Living on an EMI also has deeper social ramifications. Imagine having to live in shame if you are not able to have a ‘li[f]e-style’ that and what will society think? We go deeper into the rabbit hole. Look for avenues of income to satisfy our wants and paying in parts to live a life we don’t really own. Moreso, since our decision making is based on being able to ensure an acceptable standard of living, our definitions of right and wrong tend to mirror those that do not break that myth or cause disturbance to your monthly payouts. We take sides that work for us, hold back on following our dreams of doing the things we love and even take shit from our bosses because we have EMIs to pay. What’s more? We’ll do nothing about racist comments in a foreign country – compromising our dignity, to say the least, so that our dream of a better lifestyle is not impacted and have great pics on facebook. Just so that society does not tag us a ‘reject’ because we did not go on a vacation for the last two years. We might just fall prey to ‘get rich quick’ schemes and invest in loss-making avenues only to regret those decisions at a later date. The more I think about this, the more complex this gets.
We’ve often heard parents say ‘live within your means’. Never really understood what that means until the day I saw us buy a house. With one cheque, all white. My father had been saving for it his entire life. The price we paid for the wait was nothing compared to the pride we had of owning our home from day one. Having the financial freedom to do what we want with it. That’s when it hit me. The answer to this mess. That taking an EMI would only limit our dreams and not help me fulfill them. That if I was willing to pace my life, I would not need an EMI. Ever. Imagine the possibilities. This would mean a slower pace of life – but a happier one. Where age/life stage did not determine the nature of my expenses but instead, invest in the things we needed to have at a particular time.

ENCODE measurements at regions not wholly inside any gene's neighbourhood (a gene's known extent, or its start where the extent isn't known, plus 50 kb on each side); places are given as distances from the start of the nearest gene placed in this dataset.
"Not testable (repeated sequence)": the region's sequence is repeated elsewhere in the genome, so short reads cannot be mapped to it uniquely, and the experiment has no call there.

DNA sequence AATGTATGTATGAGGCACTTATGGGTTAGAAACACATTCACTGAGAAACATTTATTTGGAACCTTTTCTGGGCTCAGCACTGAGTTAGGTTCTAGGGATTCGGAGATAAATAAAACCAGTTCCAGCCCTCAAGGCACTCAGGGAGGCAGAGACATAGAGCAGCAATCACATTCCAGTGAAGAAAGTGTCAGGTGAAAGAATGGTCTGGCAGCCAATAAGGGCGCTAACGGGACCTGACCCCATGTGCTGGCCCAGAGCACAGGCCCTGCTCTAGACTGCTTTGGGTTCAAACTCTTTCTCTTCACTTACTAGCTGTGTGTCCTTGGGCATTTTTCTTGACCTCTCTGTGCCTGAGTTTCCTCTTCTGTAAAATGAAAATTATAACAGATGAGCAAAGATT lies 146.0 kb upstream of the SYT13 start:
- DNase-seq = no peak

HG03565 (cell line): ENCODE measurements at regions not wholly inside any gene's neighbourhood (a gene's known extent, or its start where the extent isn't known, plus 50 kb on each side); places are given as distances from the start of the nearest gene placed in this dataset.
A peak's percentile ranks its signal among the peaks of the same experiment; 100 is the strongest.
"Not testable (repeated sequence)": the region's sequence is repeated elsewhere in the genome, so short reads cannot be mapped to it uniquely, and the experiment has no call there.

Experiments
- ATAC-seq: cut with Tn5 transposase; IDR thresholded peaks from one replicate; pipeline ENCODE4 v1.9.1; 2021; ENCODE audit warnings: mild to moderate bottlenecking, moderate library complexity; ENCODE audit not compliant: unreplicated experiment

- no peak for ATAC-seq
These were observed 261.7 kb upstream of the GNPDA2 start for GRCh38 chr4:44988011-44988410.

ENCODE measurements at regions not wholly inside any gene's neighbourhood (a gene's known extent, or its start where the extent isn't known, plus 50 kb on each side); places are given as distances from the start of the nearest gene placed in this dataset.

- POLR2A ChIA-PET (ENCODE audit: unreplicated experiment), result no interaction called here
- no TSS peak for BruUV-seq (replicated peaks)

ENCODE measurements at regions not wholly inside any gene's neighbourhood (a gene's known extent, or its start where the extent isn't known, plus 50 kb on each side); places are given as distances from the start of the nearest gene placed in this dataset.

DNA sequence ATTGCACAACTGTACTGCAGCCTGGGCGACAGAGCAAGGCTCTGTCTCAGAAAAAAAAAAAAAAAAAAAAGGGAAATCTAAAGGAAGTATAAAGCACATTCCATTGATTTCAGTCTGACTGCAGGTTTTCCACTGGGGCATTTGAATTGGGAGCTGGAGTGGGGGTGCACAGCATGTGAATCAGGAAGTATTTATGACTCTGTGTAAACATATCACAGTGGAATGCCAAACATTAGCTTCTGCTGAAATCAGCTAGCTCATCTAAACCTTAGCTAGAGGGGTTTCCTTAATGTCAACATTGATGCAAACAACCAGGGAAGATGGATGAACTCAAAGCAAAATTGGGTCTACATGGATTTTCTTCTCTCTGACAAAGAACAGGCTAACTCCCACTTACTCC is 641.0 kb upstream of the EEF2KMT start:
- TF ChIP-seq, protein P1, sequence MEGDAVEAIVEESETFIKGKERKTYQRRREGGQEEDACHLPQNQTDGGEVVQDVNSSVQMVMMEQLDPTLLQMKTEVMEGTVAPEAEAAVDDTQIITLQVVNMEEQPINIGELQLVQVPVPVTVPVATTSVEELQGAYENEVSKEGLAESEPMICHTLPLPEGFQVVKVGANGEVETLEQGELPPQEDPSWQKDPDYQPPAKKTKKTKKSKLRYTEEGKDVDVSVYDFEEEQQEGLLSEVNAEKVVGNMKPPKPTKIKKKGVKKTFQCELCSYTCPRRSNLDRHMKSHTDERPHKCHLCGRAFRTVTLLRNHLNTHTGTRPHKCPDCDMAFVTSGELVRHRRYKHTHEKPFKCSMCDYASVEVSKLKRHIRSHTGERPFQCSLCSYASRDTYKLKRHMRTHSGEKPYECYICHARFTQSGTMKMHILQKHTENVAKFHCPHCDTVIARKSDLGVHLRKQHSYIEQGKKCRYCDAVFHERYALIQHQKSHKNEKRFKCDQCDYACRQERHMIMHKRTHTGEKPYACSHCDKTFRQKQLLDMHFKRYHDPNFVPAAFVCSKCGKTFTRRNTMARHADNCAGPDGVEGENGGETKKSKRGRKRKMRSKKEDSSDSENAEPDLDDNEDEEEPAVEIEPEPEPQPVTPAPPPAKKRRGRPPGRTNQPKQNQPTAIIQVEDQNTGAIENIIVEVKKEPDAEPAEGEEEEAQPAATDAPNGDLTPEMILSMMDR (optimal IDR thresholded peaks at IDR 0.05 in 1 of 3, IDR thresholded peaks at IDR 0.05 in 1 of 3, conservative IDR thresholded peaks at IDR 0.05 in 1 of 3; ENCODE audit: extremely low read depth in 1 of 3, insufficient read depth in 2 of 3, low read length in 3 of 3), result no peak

All this said, can you truly avoid taking an EMI today?
Scenario 1: You are in your early 20’s and are thinking of a big purchase like a phone that costs double your current monthly salary. This is a no-brainer. The answer is that there is hope for you. Hold on. Put aside some money for the phone and in six months, you’ll own it at zero interest. The only price you will pay is that you will be six months behind your peers who bought it on day 1 standing sleepless in a queue. That’s it. It will still be the same phone and it will be yours from the day you bought it and not from the day you paid it off. Hold back because this will also bring in a lot of much-needed financial discipline.
Scenario 2: You are already neck deep in EMIs. This is a tough cookie because you need financial discipline of another kind. The only answer is to restructure your life. Transfer loans to a lower interest rate as soon as you can and if you can’t, dedicate your life to paying off every loan you have. Down to the last one. Then, start afresh.
How will this change your life? Coming from someone who does have an EMI, this decision will make you smarter, financially independent, live stress-free and help you reach your true potential. This will also help you make balanced decisions that help you grow emotionally. Rome was not built in a day. Neither is our life going to be. We’ll all rest in peace someday and then, there is nothing we can do except ensure that our kids don’t fall into the same trap we did. That they are able to live free.
Do write back & share this if this blog makes sense. From where am standing, we could all do with a bit of re-alignment.
Within hours of posting this, have received numerous requests to share insights on how loans work and what can one do to save on interest. Attempting to demystify a few questions in a separate post here.